Friday, 22 April 2011

Good Friday and chocolate

There is a column in today's Mercurio which brilliantly ties in some Good Friday themes and the current debate on the so-called Ley del Super 8, aimed at limiting how much access children have to junk food while at school.

The column makes a good point about different kinds of food prohibitions in history -- from why Jews do not eat bacon to why supermarkets in the West do not sell filet of Snoopy.

But Gallagher is wrong on the Super 8 Law. For him, as with most economists in Chile, it's all about freedom to choose (for junk food, if not for abortions or day after pills). He talks about being in favor of consumers having access to all the information necessary in order to make an informed decision. This is the old perfect market sham. Not only does it not exist, it makes no sense when it comes to children. Just as parents have the right to decide what to feed their children, society should have the right to decide collectively what to feed its children.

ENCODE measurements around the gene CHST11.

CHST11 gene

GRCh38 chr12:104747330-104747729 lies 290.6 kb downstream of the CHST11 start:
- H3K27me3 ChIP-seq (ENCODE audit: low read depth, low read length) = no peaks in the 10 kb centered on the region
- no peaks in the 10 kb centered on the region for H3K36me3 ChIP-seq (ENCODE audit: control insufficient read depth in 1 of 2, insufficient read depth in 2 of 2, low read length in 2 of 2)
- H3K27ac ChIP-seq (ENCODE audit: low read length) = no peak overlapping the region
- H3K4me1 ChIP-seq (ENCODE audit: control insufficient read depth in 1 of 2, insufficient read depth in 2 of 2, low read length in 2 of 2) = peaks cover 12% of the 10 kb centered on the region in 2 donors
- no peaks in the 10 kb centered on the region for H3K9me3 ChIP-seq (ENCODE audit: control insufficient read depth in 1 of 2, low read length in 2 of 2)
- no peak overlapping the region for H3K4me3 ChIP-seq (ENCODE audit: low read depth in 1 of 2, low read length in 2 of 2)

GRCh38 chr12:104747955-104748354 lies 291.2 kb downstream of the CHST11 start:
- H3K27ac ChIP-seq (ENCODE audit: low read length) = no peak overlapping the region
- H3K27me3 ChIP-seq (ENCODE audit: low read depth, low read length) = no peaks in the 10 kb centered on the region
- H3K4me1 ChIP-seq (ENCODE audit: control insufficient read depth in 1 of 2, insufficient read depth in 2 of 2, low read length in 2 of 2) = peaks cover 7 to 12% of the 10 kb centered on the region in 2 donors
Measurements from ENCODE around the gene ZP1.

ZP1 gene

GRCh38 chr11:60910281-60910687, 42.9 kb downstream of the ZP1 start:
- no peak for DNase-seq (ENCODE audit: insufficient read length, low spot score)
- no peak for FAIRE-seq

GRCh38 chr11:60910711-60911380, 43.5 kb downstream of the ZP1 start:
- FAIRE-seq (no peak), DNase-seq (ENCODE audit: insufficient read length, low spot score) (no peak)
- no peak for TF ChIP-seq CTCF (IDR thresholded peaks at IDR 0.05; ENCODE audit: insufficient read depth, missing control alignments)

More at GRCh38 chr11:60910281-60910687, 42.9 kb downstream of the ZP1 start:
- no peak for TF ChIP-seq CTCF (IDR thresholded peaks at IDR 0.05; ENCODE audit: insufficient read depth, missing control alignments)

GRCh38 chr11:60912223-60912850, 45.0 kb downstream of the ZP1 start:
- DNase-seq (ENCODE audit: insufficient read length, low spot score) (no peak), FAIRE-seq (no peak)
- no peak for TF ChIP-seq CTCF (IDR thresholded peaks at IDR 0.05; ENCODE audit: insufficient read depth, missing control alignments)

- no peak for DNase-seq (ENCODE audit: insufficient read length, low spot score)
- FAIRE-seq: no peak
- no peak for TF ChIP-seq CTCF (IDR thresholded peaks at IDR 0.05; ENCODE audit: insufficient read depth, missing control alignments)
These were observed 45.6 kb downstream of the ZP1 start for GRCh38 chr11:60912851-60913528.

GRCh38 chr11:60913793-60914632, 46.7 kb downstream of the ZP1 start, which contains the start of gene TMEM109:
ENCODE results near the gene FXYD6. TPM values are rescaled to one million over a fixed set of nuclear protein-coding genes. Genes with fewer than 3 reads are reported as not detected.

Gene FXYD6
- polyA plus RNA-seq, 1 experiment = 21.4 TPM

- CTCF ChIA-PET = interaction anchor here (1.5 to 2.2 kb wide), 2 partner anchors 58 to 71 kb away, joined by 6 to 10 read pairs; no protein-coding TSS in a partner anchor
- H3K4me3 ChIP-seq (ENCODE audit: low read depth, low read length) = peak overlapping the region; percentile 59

I understand (judging from glimpses of late night cable that make me fall asleep) that Jaime Oliver is going through similar battles in the US, where school boards, committed to keeping costs down, are fighting his attempts to introduce healthier foods in school cafeterias. At the same time, critics on the right are lambasting Michelle Obama for suggesting that Americans -- subject to the biggest obesity epidemic in history -- try to cut down on the Whoppers.

For those Republicans, as for Gallagher, it seems to be another small step towards Communism. They should see it as a giant leap towards the gym.

1 comment:

Davis Jones said...

I agree Robert. Children, even if given "all the information," will select the rubbish to put in their stomachs. The advertising, packaging and taste of the junk food is too much for an undeveloped mind to refuse. I'm an economist, and I think that this issue is more about the long-term health of the citizen body, which will have positive externalities, than it is about the right for Coca Cola and other companies in the food sector to market and sell to youngsters.